How to Replace an RV Power Converter

How to Replace an RV Power Converter

A how-to article that the all of us can use. In this RV servicing article, you will learn the basics of RV power converters, and be told the steps to replace a converter. It is not as difficult as you might have thought, especially on a fifth wheel. Perhaps you might save the money that you would have paid out for a professional repair or a replacement fitting. The article features a Progressive Dynamics Power Converter and there is a link to this and other converters at the end of the article..

Just recently I had to replace my RV power converter. I thought I’d say a little bit about it. If you think about it, I replaced the entire DC power converter system. How did I know I had to replace it? Well, my lights were flickering. If you want to know how to do that cool effect, call me. When I woke up that morning to get me some delicious drinks from the refrigerator, the light in the refrigerator was dim. Then from underneath the stairs I heard a rattling noise, a buzzing noise. I thought I had a rattlesnake underneath my stairs. When I looked underneath the stairs,I found my fuse box and my breaker box. That wasn’t what the problem was. It was my power converter.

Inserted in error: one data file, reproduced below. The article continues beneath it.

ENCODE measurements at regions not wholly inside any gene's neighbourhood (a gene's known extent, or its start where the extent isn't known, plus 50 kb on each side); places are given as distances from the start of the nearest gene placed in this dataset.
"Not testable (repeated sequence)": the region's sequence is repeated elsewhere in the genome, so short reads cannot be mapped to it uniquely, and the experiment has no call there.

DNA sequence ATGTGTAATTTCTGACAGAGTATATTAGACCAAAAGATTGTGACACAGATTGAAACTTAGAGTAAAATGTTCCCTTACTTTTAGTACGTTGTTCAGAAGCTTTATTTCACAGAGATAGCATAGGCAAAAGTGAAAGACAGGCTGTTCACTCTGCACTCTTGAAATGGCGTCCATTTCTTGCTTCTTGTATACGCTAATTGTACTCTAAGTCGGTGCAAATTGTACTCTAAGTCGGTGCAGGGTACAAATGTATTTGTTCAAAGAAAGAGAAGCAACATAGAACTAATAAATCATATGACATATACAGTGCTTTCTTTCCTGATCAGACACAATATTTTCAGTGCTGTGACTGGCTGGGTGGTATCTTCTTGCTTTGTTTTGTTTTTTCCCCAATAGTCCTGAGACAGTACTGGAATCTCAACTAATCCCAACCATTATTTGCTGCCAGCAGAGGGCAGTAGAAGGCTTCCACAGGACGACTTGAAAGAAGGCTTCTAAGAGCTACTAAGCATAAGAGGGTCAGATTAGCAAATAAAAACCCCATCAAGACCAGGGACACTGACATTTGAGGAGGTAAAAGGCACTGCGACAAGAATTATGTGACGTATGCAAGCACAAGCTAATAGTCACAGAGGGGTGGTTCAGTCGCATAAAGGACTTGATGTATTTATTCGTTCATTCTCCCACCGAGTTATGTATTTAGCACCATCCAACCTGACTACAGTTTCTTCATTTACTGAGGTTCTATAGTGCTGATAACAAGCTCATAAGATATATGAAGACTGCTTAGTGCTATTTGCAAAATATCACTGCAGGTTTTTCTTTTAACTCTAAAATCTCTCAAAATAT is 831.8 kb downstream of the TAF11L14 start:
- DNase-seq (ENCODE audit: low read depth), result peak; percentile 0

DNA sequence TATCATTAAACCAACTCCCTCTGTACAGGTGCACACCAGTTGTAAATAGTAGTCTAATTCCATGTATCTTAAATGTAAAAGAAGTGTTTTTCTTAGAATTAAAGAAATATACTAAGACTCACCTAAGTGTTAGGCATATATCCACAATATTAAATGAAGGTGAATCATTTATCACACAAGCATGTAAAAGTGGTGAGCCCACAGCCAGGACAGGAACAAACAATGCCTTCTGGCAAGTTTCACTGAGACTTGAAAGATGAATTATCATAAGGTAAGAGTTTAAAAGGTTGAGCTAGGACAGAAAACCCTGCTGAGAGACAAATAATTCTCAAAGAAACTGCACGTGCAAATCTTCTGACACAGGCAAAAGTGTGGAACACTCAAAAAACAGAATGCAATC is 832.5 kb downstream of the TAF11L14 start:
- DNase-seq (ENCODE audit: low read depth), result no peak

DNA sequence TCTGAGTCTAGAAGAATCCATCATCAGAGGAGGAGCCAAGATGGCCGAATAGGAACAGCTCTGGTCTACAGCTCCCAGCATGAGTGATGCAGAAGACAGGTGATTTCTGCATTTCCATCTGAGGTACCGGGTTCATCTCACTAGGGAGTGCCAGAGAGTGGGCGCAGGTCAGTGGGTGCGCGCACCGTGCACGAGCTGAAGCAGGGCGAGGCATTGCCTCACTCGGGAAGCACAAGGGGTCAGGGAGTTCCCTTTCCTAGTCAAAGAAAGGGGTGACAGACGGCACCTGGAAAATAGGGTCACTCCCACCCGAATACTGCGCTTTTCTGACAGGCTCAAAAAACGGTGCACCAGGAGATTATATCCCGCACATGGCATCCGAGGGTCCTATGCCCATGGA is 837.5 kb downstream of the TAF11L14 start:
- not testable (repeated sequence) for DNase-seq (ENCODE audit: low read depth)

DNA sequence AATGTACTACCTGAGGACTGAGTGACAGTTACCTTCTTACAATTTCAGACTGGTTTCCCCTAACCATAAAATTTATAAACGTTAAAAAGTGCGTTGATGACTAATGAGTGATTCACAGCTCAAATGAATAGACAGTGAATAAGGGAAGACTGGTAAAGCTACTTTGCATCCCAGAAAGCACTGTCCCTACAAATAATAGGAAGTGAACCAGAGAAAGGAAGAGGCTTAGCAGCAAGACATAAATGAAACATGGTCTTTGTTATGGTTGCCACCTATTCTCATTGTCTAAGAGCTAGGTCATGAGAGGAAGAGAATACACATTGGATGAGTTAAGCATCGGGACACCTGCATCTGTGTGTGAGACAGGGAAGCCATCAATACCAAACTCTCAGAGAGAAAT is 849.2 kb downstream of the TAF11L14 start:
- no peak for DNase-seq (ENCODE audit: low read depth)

Before we got too much further, in case you’re not a converter expert, I think I’ll tell you what I learned. Power to an RV looks like this. First off, power roars around the United States and Canada and wherever you might be, but in my case, it’s United States,and more specifically Texas. It eventually gets to a 50 amp plug, which goes into the RV. Now, keep in mind at this point, its power plant style power, and if you’re going to be an expert, that’s called AC power. That AC power goes into the fuse box for routing to different places in the RV that still take AC power. Then it also goes to a power converter. AC power goes to a power converter, you see that blue line is touching the power cord in the converter. This is a picture of the converter I’m going to put into my RV that fixes the bad converter. A converter then, needs to work with a battery. The battery in an RV will store power chemically inside the battery. It\’s available for you when the electrical system isn’t hooked to power. You can do an awful lot on a battery. I’ve written articles on that. The battery-style power, which is called DC, goes from the converter to the battery. Then on a lot of your systems on your RV–your refrigerator, your thermostats,your lighting, your igniter for your furnace, your igniter for your hot water heater–all those things use battery style power. You can do an awful lot with just a battery on an RV.